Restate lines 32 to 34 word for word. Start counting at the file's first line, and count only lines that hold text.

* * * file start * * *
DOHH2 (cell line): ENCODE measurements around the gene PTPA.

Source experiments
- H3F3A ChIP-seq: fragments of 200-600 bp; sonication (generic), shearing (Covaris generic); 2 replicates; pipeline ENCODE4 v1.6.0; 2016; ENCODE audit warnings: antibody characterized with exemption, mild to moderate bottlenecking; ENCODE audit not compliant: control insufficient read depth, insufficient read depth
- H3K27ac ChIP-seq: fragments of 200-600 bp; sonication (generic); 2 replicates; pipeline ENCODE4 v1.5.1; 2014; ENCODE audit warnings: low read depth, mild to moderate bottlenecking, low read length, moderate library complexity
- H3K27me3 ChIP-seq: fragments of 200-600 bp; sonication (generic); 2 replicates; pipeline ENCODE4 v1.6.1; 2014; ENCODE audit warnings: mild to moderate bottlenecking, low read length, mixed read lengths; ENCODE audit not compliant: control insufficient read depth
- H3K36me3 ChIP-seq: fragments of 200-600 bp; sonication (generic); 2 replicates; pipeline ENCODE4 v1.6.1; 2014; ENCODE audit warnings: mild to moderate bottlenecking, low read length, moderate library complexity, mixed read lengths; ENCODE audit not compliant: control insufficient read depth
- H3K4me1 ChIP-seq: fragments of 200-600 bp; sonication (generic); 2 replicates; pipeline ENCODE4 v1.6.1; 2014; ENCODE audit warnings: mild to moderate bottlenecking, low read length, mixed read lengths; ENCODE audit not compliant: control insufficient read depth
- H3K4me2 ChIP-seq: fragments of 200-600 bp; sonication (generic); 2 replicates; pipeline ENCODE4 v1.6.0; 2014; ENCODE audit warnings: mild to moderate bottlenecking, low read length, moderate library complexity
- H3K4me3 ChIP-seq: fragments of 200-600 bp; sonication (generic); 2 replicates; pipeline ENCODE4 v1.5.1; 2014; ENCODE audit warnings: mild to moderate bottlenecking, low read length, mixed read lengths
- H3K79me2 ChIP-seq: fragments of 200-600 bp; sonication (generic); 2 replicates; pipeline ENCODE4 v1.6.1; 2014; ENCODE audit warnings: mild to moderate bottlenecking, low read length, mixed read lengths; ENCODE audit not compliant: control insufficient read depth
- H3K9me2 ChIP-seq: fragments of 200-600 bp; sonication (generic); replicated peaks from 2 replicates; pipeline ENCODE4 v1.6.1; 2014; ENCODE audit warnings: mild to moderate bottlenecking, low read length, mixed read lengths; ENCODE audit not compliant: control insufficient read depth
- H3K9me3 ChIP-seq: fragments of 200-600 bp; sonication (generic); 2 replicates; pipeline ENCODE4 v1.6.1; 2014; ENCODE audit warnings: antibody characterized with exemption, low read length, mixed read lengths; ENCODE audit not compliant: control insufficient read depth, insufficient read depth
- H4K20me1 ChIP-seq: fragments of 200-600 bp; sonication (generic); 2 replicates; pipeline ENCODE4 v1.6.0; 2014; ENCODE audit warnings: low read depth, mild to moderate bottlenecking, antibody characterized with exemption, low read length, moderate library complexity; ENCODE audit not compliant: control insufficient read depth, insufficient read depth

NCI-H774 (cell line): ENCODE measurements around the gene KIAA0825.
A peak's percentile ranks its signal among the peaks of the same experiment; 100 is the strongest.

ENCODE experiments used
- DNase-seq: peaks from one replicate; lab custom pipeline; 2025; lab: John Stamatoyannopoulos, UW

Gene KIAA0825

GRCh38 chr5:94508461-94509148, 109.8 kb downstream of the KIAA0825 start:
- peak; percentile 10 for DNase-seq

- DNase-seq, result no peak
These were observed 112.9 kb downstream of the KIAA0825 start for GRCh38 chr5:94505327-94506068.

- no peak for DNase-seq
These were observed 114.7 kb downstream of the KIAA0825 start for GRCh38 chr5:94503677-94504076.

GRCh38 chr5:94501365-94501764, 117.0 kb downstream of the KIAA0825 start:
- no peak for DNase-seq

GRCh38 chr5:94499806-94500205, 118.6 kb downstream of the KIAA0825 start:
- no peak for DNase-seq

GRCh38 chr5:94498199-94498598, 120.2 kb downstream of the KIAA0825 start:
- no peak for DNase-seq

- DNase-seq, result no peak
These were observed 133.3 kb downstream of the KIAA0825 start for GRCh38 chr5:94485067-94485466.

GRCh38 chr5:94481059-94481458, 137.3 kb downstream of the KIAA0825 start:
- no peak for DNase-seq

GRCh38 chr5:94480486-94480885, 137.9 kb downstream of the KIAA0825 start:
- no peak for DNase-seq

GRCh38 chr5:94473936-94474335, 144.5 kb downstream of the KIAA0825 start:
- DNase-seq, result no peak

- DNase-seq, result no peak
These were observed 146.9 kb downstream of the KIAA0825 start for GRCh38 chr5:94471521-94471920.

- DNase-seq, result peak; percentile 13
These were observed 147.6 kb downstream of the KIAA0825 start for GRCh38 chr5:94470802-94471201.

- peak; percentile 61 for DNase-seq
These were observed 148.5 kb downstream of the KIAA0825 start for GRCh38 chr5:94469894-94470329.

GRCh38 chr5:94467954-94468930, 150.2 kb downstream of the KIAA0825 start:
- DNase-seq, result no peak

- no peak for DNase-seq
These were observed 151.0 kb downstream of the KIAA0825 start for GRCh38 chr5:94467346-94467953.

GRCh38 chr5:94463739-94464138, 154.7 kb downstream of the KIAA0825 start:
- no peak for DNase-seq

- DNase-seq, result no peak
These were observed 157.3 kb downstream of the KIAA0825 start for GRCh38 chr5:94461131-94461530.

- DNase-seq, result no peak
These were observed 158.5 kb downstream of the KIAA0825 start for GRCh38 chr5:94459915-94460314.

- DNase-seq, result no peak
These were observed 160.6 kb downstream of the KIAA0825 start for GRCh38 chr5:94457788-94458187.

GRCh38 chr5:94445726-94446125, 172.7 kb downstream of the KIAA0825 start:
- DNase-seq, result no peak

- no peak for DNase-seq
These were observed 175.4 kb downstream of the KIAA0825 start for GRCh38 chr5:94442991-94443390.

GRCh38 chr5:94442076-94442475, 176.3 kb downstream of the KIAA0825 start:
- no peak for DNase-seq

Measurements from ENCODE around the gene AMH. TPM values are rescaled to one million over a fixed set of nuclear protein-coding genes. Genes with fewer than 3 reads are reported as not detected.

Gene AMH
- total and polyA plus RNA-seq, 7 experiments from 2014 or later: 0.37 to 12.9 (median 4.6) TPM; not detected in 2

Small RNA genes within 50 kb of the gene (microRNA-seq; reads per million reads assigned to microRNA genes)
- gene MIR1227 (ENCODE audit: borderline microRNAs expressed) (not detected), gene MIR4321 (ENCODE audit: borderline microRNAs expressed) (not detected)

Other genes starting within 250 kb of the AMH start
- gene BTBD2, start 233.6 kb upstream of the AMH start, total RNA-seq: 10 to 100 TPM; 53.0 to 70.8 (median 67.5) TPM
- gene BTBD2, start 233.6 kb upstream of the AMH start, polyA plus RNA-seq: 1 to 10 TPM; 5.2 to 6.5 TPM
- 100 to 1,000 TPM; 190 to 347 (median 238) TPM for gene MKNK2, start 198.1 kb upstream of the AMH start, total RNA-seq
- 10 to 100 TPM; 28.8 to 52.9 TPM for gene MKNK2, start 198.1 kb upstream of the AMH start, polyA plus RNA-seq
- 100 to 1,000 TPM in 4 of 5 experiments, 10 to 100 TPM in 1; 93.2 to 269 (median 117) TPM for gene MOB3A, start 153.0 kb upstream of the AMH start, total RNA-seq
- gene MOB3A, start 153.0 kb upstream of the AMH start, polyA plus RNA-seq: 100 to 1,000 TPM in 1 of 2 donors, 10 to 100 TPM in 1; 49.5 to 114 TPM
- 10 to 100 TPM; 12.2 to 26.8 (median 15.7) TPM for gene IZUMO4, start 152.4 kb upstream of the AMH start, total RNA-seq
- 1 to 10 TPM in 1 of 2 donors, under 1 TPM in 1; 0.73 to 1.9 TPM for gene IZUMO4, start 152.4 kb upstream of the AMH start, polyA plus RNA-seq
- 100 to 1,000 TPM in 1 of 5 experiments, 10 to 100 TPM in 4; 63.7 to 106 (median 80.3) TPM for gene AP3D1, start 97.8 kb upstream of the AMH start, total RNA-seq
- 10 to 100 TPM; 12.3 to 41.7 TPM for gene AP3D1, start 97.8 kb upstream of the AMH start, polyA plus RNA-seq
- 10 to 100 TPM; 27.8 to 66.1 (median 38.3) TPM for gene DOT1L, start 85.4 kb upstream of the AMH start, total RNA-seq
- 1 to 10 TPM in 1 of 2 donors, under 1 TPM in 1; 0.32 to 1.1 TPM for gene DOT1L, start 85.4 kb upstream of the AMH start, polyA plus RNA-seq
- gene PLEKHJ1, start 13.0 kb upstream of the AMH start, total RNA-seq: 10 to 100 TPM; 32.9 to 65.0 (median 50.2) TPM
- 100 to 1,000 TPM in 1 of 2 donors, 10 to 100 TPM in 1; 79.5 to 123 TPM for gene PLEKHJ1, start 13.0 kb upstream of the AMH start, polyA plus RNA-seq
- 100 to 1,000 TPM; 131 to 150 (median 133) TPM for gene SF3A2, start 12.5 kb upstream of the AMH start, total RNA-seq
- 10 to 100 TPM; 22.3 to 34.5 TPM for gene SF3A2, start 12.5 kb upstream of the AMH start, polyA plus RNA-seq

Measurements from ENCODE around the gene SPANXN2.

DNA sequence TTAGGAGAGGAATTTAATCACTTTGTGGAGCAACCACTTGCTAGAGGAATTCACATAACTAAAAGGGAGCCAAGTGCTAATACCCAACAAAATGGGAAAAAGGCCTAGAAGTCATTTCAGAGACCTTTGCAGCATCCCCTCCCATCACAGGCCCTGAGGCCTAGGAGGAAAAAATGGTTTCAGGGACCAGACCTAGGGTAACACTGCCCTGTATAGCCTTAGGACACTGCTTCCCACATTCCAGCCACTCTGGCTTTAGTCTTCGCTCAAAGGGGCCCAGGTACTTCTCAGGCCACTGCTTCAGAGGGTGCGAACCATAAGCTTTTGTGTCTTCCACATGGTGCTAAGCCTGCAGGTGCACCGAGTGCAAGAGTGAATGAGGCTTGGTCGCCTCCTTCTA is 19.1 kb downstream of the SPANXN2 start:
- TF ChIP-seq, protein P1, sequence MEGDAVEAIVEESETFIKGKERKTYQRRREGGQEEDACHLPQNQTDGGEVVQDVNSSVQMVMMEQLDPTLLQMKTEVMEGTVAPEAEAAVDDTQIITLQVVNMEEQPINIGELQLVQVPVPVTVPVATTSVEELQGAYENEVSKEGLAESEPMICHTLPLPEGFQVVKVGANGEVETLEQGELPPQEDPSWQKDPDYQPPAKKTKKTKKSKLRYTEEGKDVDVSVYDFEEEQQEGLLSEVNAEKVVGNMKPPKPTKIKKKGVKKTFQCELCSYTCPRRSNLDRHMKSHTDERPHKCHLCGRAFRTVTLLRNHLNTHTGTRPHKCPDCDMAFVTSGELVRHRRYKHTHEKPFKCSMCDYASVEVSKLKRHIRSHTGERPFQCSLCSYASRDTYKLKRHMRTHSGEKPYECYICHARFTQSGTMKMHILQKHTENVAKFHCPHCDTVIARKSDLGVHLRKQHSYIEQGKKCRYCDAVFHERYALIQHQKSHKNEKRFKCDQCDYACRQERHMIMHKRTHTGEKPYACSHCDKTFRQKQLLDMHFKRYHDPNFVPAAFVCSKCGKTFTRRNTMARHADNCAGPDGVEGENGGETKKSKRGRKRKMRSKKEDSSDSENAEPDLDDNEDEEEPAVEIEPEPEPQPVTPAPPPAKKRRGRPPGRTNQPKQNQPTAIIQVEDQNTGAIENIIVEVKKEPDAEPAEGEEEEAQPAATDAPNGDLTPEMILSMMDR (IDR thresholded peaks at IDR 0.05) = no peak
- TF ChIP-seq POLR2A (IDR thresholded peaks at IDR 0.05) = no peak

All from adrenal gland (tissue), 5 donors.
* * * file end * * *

These were observed 133.3 kb downstream of the KIAA0825 start for GRCh38 chr5:94485067-94485466.

GRCh38 chr5:94481059-94481458, 137.3 kb downstream of the KIAA0825 start:
- no peak for DNase-seq